Sunday, July 24, 2016

Firearm Owners Are Targeted After Orlando Shooting

© Othmar Vohringer

It has become a common scenario to target firearm owners after a mass shooting and it is no different with the recent shooting at a gay bar in Orlando. Mainstream media and politicians fall over themselves promoting the urgency of more gun control laws, using buzz words like “gun violence”, “assault rifles”, “AR-15” and “semi-automatic weapons”. The latter three phrases are often used interchangeably to create the illusion that are all the same. This strategy works well to scare a largely ignorant population into thinking that drastic measures are needed to prevent people from getting murdered with firearms.

Of course there is no such thing as “gun violence”. Firearms are not violent, people can, and often are, violent and they use whatever means they have to commit murder or harm. If you look up the FBI statistics about murder rates by weapon type it turns out that a large number of homicides are not carried out with firearms but with an array of other weapons too. The knife, for example, ranks the highest after firearms. Next are blunt instruments (baseball bat, crowbar and such). Yet, nobody in their right mind would use the phrase “knife violence” or “baseball violence.” According to an article in the Washington Post, privately owned legal firearms number as high as 360 million, compared to that stands an average of 11,208 deaths by homicide (3.5 per 100,000 people).

The simple truth is that stricter firearm laws do not lower violence. Here in Canada we had a very strict gun control law for over ten years: the $2,000,000,000 Firearms Registry. When the conservative government finally abolished it there was a big outcry with fears fueled by the media that now ‘gun crime’ would rise. Statistics show that this has not happened. The crime rate involving guns did not rise in fact it went down. Even the RCMP, in charge of gun control and enforcing the law, had to admit that not a single registered firearm, of the millions of guns on the registry or their owners, was involved in any firearm related criminal activity. England, next to Germany, has the most restrictive firearms control laws in Europe, they even banned carrying a knife, and yet the man who murdered British MP Jo Cox last month did so with a firearm and a knife. In China civilians can’t own any firearms whatsoever, even the police officers must store their firearms at the police station at the end of their shift, yet China experiences a relatively high number of violent crimes involving firearms.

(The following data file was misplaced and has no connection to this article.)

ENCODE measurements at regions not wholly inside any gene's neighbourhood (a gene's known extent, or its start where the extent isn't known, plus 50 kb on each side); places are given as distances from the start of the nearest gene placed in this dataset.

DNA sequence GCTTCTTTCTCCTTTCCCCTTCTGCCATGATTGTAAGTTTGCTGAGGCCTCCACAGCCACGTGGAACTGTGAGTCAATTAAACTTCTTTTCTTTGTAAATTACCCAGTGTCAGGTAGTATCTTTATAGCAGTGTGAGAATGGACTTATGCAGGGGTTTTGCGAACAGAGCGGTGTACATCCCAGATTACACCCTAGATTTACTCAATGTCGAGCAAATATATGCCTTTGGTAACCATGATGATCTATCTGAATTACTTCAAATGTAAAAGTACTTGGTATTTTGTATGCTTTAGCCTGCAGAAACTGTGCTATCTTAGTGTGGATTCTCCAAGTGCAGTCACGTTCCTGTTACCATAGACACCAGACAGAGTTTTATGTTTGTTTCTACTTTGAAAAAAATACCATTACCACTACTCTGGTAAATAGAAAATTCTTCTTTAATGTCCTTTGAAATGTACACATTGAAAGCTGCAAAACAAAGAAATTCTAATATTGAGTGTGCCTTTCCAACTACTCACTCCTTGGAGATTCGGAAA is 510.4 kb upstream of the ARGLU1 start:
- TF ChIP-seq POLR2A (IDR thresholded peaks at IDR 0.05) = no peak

If stricter laws don’t work to reduce violent crimes then what is the problem? The system is the problem! In several interviews Milwaukee County Sheriff David Clarke, points out that the system is broken, more specifically the information exchange between law-enforcement agencies. For example, in the case of the Orlando shooting the FBI knew for the two years that Mateen was a radicalized individual and put him on a “no-fly” list. However, according to Sherriff Clake and others, the FBI did not pass that information on to other law-enforcement agencies in the country. Neglecting to pass information on made it possible that Mateen could legally purchase a firearm. When the firearm store owner made the mandatory criminal background check Mateen’s name came up clean.

We don’t need more laws; we need to fix the broken information system, enforce the laws we have and enforce them to the fullest extent instead of making up the usual excuses for criminals. Above all, let law enforcement do their work uninterrupted by politically correct agendas. This would serve much better to protect people from violent offenders then vilifying millions of law-abiding firearm owners. With issues like gun- control I am always reminded of a line I read a few years ago “For every problem there are hundreds of people chopping away at the leaves and branches, but nobody tackles the root of the problem.”

For a better understanding let me explain the terms “assault rifle”, “semi-automatic firearms” and “AR-15”. Knowing the difference may make you less vulnerable to the lies and myth you hear and read.

An ‘assault firearm’ is capable of select and serial fire, meaning, by the flick of a switch it can be turned from a single shot into serial fire capability. Serial fire capability lets the shooter pull the trigger once and the weapon keeps on shooting, like a machine gun, until the trigger is let go again or the magazine is empty. There is no need to ask for a ban on assault firearms because they are already forbidden to own, sell and purchase, even in America. However that does not stop the anti-gun lobby from suggesting that these types of firearms are legally owned by private citizens.

A ‘semi-automatic’ firearm (also called ‘self-loading firearm’) uses recoil or gas from the spent cartridge energy to automatically load a new cartridge into the chamber. Unlike the ‘assault rifle’ the shooter must pull the trigger each time to fire the gun. Many hunting firearms are semi-automatic, including shotguns and .22 caliber sporting rifles. The much maligned AR-15 rifle is also a semi-automatic rifle but cosmetically dressed up to look like an assault rifle, the “AR” stands for ArmaLite Rifle, not as often deliberately described by mainstream media, for “Assault Rifle”.

On a closing note I suggest that people should not give too much credit to the constant spread of deliberate misinformation and outright lies about firearms and lack of firearm laws. And finally, we don’t solve problems of escalating violence by vilifying and discriminating against the millions of law-abiding firearm owners. Problems are solved by targeting the root of the problem, not by looking for scapegoats.

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